I had tried to get a job first on a cannery ship. The money was better but those jobs were hard to get. Even cannery jobs were hard to find. Most canneries offered room and board, but not Seward Fisheries. Local housing was hard to find and expensive, so, if you already lived in Seward, or had somewhere to live, you had an "up" in getting a job there. Many of the workers, from out of state, most young and college students, camped out for the summer. This was an accepted practice, even expected.

After long hours, when too tired to make it back out to my shack in the woods, I slept in someone's car or in some strangers' tent. This too was considered normal for workers.

It was summer and I worked the slime line. I was dressed head to foot in yellow rain gear with rubber boots adorning my feet. I was living out off Nash Road in a visquin roofed 5 foot by ten foot shack out on the edge of a bluff over looking Resurrection Bay and Mt. Alice.

I didn't mind the rough living so much. I was young, after all.

The slime line manager yelled at workers continually, like a drill Sargent, sometimes two inches from your face. "That fish is clean enough," he'd yell. "That fish isn't rotten, run it through."

He once fired a guy on the spot for moving from his tub to turn around and check the clock to see how close we were to break time.

We lived for the breaks. The beheading crew were always dismissed first for break, making everyone else jealous. The lines at break became long for coffee and pastry. If you were at the end, or near the end of the line, once you got your coffee and doughnut, you might have five minutes left on break. We'd gulp black coffee and cram the donut into our mouths between gulps, washing it down with the dark thick brew. Others grabbed coffee and ran out the side door for a quick smoke.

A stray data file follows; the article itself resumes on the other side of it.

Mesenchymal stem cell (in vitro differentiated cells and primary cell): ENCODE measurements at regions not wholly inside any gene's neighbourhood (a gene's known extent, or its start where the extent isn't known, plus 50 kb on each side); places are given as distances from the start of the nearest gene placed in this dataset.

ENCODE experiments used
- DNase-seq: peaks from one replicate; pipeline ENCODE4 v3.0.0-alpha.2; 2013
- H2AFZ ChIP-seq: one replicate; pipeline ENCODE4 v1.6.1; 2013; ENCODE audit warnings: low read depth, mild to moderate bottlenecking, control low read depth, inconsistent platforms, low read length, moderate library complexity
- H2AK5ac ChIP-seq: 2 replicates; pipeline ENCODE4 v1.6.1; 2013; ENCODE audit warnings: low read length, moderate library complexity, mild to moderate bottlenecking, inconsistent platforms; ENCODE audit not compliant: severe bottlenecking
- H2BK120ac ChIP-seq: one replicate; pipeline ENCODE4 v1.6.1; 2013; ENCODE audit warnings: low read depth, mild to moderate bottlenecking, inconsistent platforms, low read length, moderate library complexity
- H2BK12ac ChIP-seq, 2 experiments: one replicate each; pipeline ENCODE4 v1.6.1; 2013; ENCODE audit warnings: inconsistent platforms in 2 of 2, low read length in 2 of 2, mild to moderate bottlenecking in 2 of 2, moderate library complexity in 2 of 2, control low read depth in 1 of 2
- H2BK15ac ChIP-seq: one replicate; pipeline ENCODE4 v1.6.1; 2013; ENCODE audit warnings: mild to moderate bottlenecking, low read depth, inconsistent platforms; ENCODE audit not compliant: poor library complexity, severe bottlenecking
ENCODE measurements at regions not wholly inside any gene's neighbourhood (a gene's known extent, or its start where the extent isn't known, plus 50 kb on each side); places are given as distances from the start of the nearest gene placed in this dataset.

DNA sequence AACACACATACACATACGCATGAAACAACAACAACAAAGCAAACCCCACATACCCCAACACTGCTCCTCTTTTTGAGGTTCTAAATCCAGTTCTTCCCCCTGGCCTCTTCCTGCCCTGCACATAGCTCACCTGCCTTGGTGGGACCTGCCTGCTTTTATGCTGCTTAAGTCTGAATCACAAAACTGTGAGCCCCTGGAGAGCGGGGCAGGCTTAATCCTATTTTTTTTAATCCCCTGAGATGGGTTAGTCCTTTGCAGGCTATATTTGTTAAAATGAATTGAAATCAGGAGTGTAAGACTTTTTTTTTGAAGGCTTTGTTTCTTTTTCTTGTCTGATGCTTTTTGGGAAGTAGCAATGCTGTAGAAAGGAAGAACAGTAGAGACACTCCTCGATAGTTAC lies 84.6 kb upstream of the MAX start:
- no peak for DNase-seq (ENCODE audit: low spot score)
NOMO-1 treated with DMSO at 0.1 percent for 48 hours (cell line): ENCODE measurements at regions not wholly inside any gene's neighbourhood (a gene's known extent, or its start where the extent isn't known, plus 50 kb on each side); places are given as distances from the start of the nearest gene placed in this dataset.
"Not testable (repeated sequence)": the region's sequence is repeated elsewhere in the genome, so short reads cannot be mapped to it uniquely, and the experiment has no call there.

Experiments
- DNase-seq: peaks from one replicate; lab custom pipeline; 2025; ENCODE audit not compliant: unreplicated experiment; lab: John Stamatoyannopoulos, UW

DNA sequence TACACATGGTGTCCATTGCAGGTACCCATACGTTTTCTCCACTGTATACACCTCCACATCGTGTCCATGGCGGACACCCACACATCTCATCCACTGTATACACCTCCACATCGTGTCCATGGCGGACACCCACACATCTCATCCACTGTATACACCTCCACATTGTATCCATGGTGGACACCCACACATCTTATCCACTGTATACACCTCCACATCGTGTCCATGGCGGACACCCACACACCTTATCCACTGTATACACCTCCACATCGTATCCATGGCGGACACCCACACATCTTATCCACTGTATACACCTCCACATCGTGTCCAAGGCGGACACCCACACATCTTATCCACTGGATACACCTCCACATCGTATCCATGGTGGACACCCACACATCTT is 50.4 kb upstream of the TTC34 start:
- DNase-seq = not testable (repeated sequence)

Then the horn would blast and we'd have to get back to our tubs. I had on my rain gear, and yellow rubber gloves. I would clutch a knife and open a hatch that would dump salmon into a freezing water filled tub. I would then scrape any guts and scales remaining on the fish into the other sink before tossing it back on the conveyor line.

All the slimers were constantly covered in fish guts and scales. We were constantly sprayed with water from a hose, from the waste down, by the cleaner crew, to wash away fish guts and scales. We were yelled at if we accidentally cut and punctured our rubber gloves. Those with fish allergies quickly found out they had fish allergies and were forced to quit.

There were machine accidents. One woman got her arm caught in the beheading machine. She had reached in, to re-align a fish. She'd get yelled at if too much was cut off. The machine chomped her arm. They air lifted her out.

I was put on the can inspection line once, after 10 hours on the slime line. I was supposed to watch for irregularities in the lid, already sealed on the can and remove every 7th can to inspect it, by running my finger around the edge.

However, already tired out, the monotony of watching cans go by, put me into a trance and then a sleep, on my feet. Other workers thought it was funny to try to push me over, standing there, asleep on my feet. I was henceforth removed from the can inspection line. I am no good at such jobs.

The drill Sargent yelling in my face stopped very suddenly for me. Not so for the others. I got lucky. My neighbor, up near the shack, was an upscale artist, whose husband ran a local trucking company. She was well known, and was also a photographer. She came in to take cannery photos one day and took one of me, with the screaming manager watching. Seems he knew her, and, when she said hello to me, and indicated to the manager that we were neighbors, henceforth and thereafter, he treated me like royalty, offering me over time in the best jobs.